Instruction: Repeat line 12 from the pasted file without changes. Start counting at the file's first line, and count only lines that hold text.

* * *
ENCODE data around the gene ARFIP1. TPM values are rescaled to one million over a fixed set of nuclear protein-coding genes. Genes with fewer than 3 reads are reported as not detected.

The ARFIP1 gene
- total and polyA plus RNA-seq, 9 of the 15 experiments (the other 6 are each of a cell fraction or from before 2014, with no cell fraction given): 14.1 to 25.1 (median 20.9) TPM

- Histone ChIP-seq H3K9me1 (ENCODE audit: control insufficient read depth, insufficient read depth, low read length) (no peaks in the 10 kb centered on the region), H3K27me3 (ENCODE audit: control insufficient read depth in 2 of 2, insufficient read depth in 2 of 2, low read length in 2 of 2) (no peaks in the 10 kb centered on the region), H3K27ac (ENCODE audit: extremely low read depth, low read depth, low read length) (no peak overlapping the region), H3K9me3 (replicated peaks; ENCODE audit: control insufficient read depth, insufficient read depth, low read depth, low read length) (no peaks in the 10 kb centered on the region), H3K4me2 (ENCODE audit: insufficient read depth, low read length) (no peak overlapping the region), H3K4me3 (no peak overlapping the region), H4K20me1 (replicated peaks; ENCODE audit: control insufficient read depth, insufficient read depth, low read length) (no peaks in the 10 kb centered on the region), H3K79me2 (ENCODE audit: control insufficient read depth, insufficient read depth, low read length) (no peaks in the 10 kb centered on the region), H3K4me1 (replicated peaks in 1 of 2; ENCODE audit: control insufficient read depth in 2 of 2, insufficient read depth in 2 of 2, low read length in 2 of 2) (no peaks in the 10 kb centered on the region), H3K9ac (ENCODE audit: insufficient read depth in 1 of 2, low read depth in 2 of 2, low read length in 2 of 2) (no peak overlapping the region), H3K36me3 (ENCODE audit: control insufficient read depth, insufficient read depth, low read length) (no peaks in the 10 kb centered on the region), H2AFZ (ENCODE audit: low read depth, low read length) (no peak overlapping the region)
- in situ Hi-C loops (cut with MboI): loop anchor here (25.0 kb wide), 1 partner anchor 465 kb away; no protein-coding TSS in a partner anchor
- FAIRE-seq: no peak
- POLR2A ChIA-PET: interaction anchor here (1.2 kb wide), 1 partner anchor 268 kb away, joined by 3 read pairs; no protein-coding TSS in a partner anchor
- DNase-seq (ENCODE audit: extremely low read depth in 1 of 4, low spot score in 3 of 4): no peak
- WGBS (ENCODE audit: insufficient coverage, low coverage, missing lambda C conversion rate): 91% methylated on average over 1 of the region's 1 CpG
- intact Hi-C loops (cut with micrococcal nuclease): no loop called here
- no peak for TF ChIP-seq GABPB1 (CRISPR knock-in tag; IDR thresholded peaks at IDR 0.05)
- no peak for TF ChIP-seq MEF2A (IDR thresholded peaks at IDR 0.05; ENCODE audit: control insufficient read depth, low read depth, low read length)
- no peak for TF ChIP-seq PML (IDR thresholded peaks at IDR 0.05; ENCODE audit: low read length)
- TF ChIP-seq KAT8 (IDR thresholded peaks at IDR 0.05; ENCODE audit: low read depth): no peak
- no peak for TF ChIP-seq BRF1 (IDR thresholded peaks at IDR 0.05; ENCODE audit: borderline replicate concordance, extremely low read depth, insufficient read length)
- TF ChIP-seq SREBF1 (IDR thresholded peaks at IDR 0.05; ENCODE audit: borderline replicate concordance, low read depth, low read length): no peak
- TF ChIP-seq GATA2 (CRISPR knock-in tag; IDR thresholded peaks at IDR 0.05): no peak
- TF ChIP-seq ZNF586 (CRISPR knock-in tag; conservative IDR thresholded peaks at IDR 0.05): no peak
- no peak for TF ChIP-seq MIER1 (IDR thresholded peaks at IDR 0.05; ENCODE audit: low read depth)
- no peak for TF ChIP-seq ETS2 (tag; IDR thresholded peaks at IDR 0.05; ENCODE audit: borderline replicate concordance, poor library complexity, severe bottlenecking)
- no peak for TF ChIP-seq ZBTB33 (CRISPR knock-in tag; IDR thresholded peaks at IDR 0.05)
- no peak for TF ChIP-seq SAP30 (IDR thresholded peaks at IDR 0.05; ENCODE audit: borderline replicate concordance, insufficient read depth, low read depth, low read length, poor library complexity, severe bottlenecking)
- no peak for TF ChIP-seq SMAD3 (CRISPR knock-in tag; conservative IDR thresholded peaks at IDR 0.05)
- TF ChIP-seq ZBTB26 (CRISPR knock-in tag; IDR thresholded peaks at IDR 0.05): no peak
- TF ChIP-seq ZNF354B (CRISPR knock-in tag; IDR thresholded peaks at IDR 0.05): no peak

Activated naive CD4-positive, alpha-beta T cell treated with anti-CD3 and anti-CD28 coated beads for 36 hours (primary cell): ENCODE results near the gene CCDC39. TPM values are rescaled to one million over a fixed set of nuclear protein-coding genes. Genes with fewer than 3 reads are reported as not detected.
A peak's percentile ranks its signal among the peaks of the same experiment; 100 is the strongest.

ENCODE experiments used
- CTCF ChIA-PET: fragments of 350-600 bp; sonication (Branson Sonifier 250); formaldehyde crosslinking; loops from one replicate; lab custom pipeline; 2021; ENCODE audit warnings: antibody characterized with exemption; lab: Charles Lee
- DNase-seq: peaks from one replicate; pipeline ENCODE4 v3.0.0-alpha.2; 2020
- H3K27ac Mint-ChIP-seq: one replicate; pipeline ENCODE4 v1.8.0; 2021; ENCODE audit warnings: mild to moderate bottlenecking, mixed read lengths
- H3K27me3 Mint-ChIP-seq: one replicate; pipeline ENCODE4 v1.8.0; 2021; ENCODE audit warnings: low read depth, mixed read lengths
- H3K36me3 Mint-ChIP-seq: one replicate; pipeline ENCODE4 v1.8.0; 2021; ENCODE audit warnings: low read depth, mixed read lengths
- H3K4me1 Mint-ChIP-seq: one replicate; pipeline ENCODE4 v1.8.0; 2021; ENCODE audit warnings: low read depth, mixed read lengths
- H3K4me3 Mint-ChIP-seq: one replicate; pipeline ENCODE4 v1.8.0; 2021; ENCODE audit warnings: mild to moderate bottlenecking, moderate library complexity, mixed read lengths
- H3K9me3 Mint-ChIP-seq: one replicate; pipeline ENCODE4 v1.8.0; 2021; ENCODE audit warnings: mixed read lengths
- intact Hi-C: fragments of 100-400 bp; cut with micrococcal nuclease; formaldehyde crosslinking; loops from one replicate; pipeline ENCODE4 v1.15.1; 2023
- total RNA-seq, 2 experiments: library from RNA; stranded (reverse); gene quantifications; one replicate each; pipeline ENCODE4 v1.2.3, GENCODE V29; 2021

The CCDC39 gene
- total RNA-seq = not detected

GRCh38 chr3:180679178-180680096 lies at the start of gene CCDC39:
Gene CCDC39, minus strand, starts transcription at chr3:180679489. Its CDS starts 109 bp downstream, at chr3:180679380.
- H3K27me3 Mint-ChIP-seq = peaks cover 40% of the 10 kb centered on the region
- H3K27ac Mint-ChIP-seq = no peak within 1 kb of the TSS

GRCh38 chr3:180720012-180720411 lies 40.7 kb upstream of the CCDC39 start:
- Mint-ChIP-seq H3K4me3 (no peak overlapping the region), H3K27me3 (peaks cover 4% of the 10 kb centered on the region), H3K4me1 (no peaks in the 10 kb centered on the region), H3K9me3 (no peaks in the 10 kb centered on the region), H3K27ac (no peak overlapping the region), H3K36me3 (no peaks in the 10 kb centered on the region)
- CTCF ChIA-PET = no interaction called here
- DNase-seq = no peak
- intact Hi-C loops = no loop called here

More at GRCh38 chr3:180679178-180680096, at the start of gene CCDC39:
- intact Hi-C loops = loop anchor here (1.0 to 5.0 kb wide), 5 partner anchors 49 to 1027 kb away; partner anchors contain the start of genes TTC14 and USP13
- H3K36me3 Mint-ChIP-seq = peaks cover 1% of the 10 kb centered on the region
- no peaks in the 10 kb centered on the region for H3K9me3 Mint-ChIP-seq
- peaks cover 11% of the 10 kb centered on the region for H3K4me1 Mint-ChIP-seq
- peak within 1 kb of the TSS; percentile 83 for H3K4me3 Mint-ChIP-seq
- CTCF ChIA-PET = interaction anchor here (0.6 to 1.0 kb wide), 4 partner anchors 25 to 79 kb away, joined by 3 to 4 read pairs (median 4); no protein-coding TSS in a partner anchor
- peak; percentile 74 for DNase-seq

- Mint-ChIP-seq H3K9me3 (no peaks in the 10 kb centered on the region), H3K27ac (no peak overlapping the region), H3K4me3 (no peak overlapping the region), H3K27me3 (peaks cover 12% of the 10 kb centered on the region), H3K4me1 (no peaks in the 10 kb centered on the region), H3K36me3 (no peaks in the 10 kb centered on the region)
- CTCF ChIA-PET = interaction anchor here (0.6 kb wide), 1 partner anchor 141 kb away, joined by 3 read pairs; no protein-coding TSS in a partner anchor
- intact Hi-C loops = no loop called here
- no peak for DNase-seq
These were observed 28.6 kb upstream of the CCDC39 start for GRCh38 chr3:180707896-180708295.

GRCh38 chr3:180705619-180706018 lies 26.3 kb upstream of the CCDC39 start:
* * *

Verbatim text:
- no peak for TF ChIP-seq MEF2A (IDR thresholded peaks at IDR 0.05; ENCODE audit: control insufficient read depth, low read depth, low read length)